penetrated, still some of the Divine Seed was sown, 
and that though these dwellers in heathen lands 
had never heard the name of Christ, still some 
measure of Christ's light was kindled in their souls, 
which they could either nurse to greater brightness or 
quench to extinction. When he was in America he 
had a discussion with a certain doctor in the house 
of the Governor of Carolina. "And truly," says Fox, 
" his opposing us was of good service, giving 
occasion for the opening of many things to the 
people concerning the Light and Spirit of God, 


which he denied to be in every one, and affirmed 
that it was not in the Indians. Whereupon I called 
an Indian to us, and asked him whether or not, 
when he did lie or do wrong to any one, there was 
not something in him that did reprove him for it ? 
He said, ' There was such a thing in him that did 
so reprove him, and he was ashamed when he had 
done wrong or spoken wrong.' " 

Obviously Fox was here dealing rather with 
what we should call Conscience, as concerned with 
Morals, than with any strictly religious illumination 
of the soul of the heathen. But his readiness to 
acknowledge religious instincts and aspirations in 
minds which have never come under the influence 
of the Christian Revelation, distinguished him 
favourably from almost all the theologians of his 
time, and is in harmony with some of the best and 
most hopeful teaching of our own day. 

2. The authority of the Hebrew and Christian 
Scriptures. Though Fox and his disciples were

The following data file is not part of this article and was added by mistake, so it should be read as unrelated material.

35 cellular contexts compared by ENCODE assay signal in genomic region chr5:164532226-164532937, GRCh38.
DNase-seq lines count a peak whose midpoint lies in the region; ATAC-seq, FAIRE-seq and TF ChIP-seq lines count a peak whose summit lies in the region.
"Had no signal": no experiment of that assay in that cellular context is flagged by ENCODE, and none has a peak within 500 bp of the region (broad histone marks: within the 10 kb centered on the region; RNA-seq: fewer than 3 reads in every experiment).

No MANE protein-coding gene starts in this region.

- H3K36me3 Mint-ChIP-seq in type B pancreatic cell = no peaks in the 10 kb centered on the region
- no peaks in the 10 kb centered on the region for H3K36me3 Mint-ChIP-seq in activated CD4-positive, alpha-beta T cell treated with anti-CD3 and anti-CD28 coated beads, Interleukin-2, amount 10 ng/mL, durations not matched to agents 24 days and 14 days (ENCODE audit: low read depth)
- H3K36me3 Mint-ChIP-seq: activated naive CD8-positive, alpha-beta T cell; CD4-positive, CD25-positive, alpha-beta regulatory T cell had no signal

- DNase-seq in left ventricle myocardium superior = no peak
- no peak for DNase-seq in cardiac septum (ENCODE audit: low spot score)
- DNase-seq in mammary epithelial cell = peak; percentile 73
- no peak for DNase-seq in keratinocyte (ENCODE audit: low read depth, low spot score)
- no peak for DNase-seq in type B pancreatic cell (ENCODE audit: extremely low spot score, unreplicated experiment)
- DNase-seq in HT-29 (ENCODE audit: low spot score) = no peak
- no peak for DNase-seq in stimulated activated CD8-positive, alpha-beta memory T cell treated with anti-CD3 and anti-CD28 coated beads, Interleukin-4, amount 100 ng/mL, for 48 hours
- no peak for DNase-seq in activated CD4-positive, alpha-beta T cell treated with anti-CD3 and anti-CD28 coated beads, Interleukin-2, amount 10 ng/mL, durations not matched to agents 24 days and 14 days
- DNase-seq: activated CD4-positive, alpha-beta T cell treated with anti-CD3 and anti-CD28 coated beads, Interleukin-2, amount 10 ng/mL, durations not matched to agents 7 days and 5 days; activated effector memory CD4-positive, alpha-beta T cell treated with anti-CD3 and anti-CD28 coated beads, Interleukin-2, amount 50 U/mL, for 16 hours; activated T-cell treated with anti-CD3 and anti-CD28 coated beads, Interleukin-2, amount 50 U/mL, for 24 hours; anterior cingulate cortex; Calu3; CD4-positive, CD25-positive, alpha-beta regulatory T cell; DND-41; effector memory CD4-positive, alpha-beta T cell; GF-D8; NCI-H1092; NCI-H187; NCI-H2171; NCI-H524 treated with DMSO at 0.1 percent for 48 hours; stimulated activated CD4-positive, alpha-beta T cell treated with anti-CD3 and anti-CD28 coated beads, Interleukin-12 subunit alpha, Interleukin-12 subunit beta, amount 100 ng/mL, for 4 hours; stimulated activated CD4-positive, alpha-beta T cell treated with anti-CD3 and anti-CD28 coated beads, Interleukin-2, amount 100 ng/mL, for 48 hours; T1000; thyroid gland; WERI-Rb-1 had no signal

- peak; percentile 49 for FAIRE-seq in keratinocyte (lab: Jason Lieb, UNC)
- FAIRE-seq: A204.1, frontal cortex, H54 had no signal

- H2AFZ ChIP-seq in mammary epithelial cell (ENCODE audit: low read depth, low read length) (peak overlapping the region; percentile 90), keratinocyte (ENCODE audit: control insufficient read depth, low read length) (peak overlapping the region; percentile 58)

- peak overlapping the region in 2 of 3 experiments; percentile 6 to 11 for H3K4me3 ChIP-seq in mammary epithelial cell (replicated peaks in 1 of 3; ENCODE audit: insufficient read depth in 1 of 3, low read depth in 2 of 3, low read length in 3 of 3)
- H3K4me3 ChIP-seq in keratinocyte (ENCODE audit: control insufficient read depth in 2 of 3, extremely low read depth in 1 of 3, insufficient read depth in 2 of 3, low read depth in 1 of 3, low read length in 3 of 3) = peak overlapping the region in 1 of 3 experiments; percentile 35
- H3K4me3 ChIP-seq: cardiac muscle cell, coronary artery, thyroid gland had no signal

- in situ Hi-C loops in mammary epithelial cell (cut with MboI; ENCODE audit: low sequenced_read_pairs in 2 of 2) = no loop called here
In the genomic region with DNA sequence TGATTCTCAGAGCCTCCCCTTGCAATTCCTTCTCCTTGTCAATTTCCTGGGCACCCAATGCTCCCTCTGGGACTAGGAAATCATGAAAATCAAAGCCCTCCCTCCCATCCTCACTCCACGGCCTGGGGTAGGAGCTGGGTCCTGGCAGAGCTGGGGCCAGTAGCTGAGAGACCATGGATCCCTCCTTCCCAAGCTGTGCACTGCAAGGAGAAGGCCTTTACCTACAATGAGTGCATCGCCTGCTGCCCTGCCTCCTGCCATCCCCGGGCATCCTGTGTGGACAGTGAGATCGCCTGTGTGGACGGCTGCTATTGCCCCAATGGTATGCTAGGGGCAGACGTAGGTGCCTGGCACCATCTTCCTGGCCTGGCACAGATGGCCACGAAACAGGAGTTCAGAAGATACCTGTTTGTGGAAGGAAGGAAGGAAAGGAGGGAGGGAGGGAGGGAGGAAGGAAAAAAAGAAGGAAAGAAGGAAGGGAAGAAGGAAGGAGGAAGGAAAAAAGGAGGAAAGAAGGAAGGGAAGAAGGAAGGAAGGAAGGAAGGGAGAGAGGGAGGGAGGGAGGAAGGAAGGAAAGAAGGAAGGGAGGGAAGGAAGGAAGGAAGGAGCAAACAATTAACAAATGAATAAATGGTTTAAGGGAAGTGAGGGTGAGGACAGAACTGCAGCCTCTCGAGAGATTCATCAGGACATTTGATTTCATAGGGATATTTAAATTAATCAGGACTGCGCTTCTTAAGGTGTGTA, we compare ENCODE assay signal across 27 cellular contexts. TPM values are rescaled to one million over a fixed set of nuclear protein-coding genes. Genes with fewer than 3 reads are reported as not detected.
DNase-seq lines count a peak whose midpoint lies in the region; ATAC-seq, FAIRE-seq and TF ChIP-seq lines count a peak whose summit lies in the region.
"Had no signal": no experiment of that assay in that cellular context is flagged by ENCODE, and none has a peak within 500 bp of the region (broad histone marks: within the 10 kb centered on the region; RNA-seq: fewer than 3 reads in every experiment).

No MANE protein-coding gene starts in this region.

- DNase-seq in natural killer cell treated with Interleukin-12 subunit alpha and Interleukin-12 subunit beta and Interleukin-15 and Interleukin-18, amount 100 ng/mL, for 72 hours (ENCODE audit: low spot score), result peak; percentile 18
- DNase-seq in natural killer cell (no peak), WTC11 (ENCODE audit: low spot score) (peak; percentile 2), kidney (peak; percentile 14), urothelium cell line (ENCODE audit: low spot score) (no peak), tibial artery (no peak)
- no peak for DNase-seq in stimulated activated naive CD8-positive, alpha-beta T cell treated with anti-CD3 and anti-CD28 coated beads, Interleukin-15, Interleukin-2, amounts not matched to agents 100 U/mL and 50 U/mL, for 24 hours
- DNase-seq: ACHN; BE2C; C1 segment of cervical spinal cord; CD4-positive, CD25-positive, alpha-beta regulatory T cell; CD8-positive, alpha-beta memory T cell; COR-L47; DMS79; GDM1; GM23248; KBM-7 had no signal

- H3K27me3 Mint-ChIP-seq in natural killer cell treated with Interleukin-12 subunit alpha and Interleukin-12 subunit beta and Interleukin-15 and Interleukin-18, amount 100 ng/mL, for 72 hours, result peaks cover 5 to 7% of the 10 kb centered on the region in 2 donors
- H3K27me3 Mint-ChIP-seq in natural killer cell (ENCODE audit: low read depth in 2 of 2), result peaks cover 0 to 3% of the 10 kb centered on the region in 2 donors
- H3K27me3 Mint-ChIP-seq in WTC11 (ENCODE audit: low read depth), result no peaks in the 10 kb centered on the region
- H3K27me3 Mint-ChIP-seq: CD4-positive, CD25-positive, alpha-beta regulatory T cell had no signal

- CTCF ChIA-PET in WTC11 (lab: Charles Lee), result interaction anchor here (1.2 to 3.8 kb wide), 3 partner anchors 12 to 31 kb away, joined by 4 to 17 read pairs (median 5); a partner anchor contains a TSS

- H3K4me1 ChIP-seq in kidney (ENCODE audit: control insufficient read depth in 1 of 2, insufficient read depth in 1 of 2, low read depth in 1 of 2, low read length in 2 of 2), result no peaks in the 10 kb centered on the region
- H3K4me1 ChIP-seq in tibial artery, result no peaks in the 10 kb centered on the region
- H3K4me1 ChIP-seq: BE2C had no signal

men deeply versed in the Scriptures (of which, as I 
have said, he had committed a large part to memory), 
and, though practically in all their discussions with 
opponents they based their arguments chiefly on 
Scripture texts, they protested from the outset 
against calling the Bible *'the Word of God," 
maintaining that this title should be reserved for 
Him of whom the Evangelist wrote that, '' In the 
beginning was the Word, and the Word was with 
God, and the Word was God." Deeply as the other 
usage has worked itself into the habitual language 


of the Christian Church, I think it cannot be doubted 
that the protest was one which, in the interests of 
truth and clear thinking, required to be made, since 
in loose popular usage there is a danger of language 
being used concerning the message which, in the 
mysterious depth of its meaning, can only be applied 
to the great Messenger. We in our generation can 
see more clearly than most of the seventeenth- 
century disputants, the peril to faith itself which 
results from representing the Almighty as the author 
of the Bible, in the same sense in which we speak 
of Milton as the author oi Paradise Lost : and, there- 
fore, we might have some hesitation in accepting 
even Fox's position, " The Bible is not the Word, 
but the words, of God "; but in that day no such 
need for caution was felt. The Bible, especially in 
the hands of Protestant Divines, was the Infallible 
Book wherewith one might batter down the Infallible 
Church, and the disputant who stated its perfection 
in most uncompromising terms was the most certain 
to win popular applause : and thus the unjust but 
easy accusation, " George Fox denies the Scriptures," 
was often the means of exciting the fury of the mob 
against the itinerant preacher in that fierce theo- 
logical England over which the Long Parliament 
bore sway. 

I have dwelt long enough on the teaching of 
George Fox and on the experiences of his inner 
life. Let me now very briefly describe the events